This particular guy was being extradited from Sydney to Melbourne and he knew what was going to happen, so as he was being escorted across the tarmac he kept yelling to the reporters that he was not going to say anything to the police during the flight; that he wouldn’t say a word to anyone about anything.

    When the plane landed in Melbourne an hour later, a grinning policeman informed reporters that the man had finally seen the error of his ways and made a verbal confession during the flight.

    I can’t remember any other details.

  • Donovan

    In my more optimistic youth, I wanted to go to law school to become a prosecutor. I wanted to be an honest example more intent on prosecuting crimes than people, seeking the truth of the circumstances. I learned quickly that such an aim would ensure I never became a prosecutor, or, if I did, it would be a very short and frustratingly depressing career.

  • colnago80

    The mother fuckken sumbitch bastard who prosecuted the case, Joe Freeman Britt, still maintains that the two were guilty and that the current prosecutor is a wimp for not retrying them. This asshole is the textbook example of all too many prosecutors out there. A Michael Nifong award to him. Fortunately, he is no longer the DA in that county.

  • dugglebogey

    Until the system changes where police and prosecutors are required to get the right man, not just a man, this type of abuse will continue.

    Look when the police go so far out of their way to knowingly convict someone who is innocent, they must be charged with a crime themselves. The de-facto immunity that they have received up to now has to end.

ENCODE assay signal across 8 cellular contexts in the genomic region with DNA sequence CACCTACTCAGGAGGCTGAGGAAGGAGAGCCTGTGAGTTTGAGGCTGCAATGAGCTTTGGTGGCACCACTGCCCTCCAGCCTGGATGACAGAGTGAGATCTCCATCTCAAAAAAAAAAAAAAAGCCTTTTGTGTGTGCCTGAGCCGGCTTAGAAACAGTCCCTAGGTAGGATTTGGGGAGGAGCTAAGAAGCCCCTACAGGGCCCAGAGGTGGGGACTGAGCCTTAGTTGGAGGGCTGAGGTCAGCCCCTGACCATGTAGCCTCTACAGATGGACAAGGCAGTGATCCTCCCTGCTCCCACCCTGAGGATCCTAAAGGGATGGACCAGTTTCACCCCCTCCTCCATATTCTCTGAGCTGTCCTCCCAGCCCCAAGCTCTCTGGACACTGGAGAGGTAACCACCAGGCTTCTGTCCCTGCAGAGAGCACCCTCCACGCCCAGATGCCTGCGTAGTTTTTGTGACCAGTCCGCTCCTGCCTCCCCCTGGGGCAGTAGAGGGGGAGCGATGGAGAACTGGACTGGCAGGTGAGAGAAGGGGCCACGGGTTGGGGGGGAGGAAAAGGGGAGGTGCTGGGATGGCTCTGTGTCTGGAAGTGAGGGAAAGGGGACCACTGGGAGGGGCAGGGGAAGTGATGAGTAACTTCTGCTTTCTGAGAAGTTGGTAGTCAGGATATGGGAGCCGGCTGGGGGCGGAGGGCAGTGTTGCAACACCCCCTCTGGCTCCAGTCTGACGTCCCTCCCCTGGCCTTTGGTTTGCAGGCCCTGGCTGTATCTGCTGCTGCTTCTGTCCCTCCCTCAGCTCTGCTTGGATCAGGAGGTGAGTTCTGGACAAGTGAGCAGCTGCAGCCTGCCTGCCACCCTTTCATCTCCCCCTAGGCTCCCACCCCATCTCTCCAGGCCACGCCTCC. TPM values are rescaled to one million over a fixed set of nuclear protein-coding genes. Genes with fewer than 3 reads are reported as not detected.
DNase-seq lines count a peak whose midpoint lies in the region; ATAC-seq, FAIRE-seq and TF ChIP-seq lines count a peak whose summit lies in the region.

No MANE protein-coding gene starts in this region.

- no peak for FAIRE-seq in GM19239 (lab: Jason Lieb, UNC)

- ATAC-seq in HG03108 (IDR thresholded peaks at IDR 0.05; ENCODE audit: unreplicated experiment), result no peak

• ricko

    Well, except those states that don’t put people to death… Like Wisconsin.

  • eric

    Its not necessarily mistakes that upset me. No matter how good our justice system, we have to expect some. The thing that upsets me is that most of these wrongful imprisonment findings tend to point to prosecutor misconduct. It’s not like we’re finding a lot of cases of “yeah, it was a slam dunk case that the guy was guilty, who knew that evidence unavailable at the time would find him innocent 10 years later?” What we seem to be finding more often is “it looks like the prosecutor illegally hid evidence or did not do tests at the time that would’ve shown this guy was innocent.” THAT is upsetting.

  • David C Brayton

    This case makes me feel outrage. There were so many things done that were so profoundly unfair by so many people.

  • velociraptor

    The solution is simple:

    Judicial findings of innocence result in an immediate Federal trial for procecutorial and/or police misconduct for the procecutor and all law enforcement officials involved. In the event of a conviction, the convicted receive the same sentence as those wrongfully convicted.

    Effective immediately.

  • EnlightenmentLiberal


    Meh. Maybe.

    We need to change the incentives for prosecutors IMHO. We need to pass reform which makes it illegal for them to be judged on the basis of how many convictions they get. We need similar reform for police.

    Then, make all prosecutors nominated. Ditto for judges. Direct elections for prosecutors and judges is insane.

    Then, lessen the immunity enjoyed by civil services, and then do a magic incantation to change the culture of the public at large, all so that juries can and actually will convict these bastards.